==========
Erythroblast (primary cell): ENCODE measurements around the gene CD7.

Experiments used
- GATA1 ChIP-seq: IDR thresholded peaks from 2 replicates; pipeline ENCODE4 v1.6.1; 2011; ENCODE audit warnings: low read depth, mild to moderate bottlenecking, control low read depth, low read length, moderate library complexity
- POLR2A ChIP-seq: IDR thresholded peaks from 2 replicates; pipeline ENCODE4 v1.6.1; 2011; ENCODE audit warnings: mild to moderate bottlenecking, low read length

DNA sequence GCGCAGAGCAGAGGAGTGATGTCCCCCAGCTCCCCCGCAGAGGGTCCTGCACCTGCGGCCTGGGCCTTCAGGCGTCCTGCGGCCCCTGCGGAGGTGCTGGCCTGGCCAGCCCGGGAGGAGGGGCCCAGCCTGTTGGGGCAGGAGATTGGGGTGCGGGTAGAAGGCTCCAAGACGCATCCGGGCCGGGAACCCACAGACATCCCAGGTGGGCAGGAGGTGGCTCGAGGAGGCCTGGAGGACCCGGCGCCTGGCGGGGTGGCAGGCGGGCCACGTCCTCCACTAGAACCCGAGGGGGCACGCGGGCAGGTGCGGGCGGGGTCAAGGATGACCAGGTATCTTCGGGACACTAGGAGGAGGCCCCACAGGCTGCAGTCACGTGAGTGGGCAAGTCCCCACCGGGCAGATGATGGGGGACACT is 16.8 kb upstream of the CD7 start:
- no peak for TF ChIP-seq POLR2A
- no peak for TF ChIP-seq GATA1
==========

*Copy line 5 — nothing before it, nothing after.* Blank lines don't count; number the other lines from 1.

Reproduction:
DNA sequence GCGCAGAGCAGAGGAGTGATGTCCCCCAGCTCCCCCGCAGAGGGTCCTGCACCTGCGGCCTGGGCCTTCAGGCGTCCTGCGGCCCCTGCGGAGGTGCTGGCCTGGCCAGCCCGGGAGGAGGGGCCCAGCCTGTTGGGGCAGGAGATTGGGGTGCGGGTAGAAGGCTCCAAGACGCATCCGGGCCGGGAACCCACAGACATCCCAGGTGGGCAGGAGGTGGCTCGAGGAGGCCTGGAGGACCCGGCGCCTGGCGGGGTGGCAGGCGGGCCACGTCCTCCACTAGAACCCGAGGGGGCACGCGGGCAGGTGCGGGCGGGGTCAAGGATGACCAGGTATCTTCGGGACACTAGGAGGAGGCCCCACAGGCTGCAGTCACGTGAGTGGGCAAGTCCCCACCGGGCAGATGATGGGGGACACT is 16.8 kb upstream of the CD7 start: